The Best Scary Stories to Tell your Kids

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Whether you are gathered around a campfire, near a fire pit in your backyard, or even around a flashlight, ghost stories can be a lively and entertaining part of your job as a dad. Below are five carefully selected stories fitting for family time.

The Best Scary Stories to Tell your Kids

Yellow Ribbon

“Yellow Ribbon” is about two small-town friends who grow up together, fall in love, get married, have babies, and spend the rest of their lives together. Everything about their lives is magical except for the yellow ribbon Jane wears around her neck. For years, since childhood, Johnny has inquired about the yellow ribbon, and each time Jane either avoided the question, or outright refused to answer it. Giving up, Johnny stopped asking her about it, until Jane was on her deathbed. There, Jane finally reveals her secret. At the end, listeners are left with more questions than they started with. Read the full story here.

Dem Bones

“Dem bones, dem bones, dem dry bones…” If you’re old enough to remember that song and that you’re knee bone is connected to your thigh bone, then you may just know the story of Dem Bones. Dem Bones is a classic ghost story involving glowing skeletons, pirates, treasure, and yes, booty! (Couldn’t resist typing that.) Each year, off the Jersey coast, Captain Kidd and the crew of the Adventure Galley throw a beach celebration with a blazing fire pit, dancing, rowdy singing, and of course, treasure. And “Dem Bones” has, like all ghost stories should have, a great twist at the end. Read the full story here.

The Scarecrow

Scarecrows are creepy.

This ghost story is about a homemade scarecrow that terrifies the narrator in the middle of the night and mysteriously disappears by morning. No one knows where the scarecrow went, all we know is that it was alive. Filled with all the ghost story necessities (ominous weather, inanimate objects coming to life, and darkness), this will surely scare the straw out of your kids. If you tell it right. The narrator is supposed to have grown up on a farm, so if your listeners know this isn’t you, then you may need to change the backstory just a bit to be more believable. Read the full story here.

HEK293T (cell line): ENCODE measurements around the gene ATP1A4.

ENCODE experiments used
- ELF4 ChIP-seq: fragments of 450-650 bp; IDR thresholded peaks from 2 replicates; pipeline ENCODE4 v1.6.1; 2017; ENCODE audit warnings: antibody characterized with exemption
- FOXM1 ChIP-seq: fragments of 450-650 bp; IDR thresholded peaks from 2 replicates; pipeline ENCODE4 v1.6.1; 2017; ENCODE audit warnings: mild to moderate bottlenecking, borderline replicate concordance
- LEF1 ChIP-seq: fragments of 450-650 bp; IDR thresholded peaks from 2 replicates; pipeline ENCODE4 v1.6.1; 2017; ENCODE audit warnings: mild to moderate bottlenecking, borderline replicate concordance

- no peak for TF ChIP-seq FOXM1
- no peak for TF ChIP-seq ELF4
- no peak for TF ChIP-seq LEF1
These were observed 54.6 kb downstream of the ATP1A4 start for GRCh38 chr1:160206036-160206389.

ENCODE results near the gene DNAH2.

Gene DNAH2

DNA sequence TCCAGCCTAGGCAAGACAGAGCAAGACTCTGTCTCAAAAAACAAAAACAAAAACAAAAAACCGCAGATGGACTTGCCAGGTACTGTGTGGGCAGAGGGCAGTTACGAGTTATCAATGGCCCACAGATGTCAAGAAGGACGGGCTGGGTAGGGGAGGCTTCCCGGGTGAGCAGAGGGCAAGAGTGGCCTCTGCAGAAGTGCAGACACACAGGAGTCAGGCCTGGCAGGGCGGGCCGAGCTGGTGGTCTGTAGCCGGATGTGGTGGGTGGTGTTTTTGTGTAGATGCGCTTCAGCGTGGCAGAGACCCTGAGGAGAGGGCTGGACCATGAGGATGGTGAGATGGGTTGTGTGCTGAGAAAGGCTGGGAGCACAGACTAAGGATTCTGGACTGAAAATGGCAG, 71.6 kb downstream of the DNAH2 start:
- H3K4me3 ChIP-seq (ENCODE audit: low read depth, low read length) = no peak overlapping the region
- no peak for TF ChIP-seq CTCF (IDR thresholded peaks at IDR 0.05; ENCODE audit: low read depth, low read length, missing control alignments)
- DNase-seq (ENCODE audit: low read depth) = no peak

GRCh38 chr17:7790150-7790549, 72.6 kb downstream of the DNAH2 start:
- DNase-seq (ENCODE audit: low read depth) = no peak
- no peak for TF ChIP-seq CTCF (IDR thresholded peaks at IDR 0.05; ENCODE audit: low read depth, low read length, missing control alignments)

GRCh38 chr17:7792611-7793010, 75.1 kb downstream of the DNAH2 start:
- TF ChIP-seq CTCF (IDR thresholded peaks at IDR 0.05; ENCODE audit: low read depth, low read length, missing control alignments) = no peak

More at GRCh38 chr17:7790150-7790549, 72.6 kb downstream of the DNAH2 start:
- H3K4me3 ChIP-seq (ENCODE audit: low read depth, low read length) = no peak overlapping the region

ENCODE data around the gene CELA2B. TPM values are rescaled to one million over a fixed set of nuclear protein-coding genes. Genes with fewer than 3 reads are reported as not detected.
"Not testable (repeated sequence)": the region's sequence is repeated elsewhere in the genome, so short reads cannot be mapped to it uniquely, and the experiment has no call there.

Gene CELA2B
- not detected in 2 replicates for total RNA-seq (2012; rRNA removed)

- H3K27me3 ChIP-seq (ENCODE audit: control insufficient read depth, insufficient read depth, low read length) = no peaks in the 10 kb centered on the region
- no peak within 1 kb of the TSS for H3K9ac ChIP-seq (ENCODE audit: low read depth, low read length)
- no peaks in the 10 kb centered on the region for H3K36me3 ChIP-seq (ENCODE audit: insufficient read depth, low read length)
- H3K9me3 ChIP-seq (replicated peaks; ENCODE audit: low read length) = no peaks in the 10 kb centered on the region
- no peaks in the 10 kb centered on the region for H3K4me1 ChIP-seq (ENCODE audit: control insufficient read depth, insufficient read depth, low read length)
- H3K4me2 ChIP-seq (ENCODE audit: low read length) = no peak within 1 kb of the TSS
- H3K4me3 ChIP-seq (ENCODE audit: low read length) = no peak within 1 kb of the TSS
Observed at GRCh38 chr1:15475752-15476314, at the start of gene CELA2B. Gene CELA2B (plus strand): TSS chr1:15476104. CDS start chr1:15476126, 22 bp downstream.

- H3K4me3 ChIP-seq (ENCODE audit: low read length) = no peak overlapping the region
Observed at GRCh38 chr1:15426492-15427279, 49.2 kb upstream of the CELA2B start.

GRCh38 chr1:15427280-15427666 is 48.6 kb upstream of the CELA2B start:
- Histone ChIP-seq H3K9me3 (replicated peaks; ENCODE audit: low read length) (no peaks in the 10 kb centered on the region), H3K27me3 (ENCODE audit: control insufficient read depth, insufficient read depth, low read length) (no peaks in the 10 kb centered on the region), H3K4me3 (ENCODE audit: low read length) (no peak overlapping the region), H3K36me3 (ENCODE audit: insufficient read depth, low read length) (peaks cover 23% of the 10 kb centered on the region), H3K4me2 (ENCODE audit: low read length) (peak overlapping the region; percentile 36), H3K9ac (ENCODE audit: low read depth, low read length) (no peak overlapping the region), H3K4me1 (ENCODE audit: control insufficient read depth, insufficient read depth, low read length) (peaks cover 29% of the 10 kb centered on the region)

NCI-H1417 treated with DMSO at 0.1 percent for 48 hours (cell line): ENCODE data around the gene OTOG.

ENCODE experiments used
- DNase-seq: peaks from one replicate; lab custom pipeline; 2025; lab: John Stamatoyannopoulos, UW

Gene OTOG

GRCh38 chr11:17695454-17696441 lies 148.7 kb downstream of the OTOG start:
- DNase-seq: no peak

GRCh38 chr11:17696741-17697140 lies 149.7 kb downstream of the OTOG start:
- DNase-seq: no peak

Magic Castle

For some reason, most ghost stories begin with a little harmless trespassing. I have no clue why, but it does. This particular story is mainly told in Germany, Eastern Europe, and Russia, but that doesn’t mean we can’t make it trend here in the U. S. of A.! An old lady happens upon a neglected and abandoned castle. Despite the numerous, and sometimes redundant, warnings not to enter, she still does. As she continues to ignore the warnings, the story gets more suspenseful, until you reach the end. My suggestion: take liberties with the ending. Play around with it to make it your own. Read the full story here.

The Golden Hand

Now, this one has suspense! A lonely bachelor notices a widow who recently moved just two doors down from him, and he spends a month trying to court her and win her heart. He finally succeeds, but we find out that his intentions are not innocent, and he finds out that payback is a b*$%#. Read the full story here.

Tips for Telling Scary Stories

Each of these can be great additions to the campfire experience, but how you tell it is as important (if not more) as the story you tell. Once you have your ghost story picked, you will want to consider the following suggestions:

  • Use the fire to help establish the mood. Or, use a flashlight.
  • Repetition creates suspense. Take “The Magic Castle” for instance.
  • Make it as close to real and believable as possible.
  • Create urgency. Tell the story as if it just happened.
  • Know your audience. Find out what scares them, and don’t be afraid to use it.
  • Incorporate less gore and more suggestive details.
  • Memorize it.
  • Ignore Mom when she tells you not to scare the kids before bedtime.

Thinking about going camping? Here are the best campsites for Halloween in Indiana, Kentucky and Ohio!

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